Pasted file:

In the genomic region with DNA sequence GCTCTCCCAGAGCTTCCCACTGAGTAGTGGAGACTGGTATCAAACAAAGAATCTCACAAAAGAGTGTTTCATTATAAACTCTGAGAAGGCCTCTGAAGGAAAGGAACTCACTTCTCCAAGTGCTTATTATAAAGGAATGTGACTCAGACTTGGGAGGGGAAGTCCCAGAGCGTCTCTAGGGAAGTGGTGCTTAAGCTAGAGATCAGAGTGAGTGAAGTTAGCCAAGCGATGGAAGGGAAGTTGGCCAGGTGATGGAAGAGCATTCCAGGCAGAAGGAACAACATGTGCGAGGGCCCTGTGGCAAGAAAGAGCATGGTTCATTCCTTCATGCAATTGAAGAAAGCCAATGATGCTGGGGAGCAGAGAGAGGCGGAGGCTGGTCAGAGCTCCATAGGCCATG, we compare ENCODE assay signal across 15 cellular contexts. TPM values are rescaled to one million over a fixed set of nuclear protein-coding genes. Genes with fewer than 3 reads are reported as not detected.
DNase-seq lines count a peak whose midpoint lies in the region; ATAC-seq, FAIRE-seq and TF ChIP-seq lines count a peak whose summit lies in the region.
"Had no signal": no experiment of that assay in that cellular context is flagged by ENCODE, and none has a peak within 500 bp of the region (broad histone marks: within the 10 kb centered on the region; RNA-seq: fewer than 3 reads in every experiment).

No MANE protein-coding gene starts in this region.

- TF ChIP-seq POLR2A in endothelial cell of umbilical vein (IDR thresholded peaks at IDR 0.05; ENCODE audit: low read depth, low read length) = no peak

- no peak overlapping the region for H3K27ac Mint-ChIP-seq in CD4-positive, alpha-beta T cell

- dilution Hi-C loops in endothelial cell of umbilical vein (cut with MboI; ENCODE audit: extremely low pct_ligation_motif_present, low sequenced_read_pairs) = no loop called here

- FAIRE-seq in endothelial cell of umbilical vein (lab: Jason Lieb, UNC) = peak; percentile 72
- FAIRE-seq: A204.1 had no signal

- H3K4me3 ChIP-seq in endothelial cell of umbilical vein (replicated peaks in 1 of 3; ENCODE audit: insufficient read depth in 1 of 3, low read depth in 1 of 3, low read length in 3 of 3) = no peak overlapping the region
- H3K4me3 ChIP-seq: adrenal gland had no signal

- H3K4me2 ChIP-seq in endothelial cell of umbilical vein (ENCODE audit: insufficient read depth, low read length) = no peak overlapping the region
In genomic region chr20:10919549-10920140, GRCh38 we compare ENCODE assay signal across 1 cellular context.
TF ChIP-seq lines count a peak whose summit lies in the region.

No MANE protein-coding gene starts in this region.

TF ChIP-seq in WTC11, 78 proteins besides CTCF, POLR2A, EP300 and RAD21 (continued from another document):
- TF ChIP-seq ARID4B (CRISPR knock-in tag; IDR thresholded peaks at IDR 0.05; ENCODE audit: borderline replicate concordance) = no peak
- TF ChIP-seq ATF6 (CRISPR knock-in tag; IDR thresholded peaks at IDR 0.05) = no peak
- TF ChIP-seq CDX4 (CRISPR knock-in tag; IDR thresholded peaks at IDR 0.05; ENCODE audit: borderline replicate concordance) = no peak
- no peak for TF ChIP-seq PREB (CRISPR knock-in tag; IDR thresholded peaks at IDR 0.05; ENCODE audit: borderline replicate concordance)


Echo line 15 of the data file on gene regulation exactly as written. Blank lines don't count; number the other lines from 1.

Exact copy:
No MANE protein-coding gene starts in this region.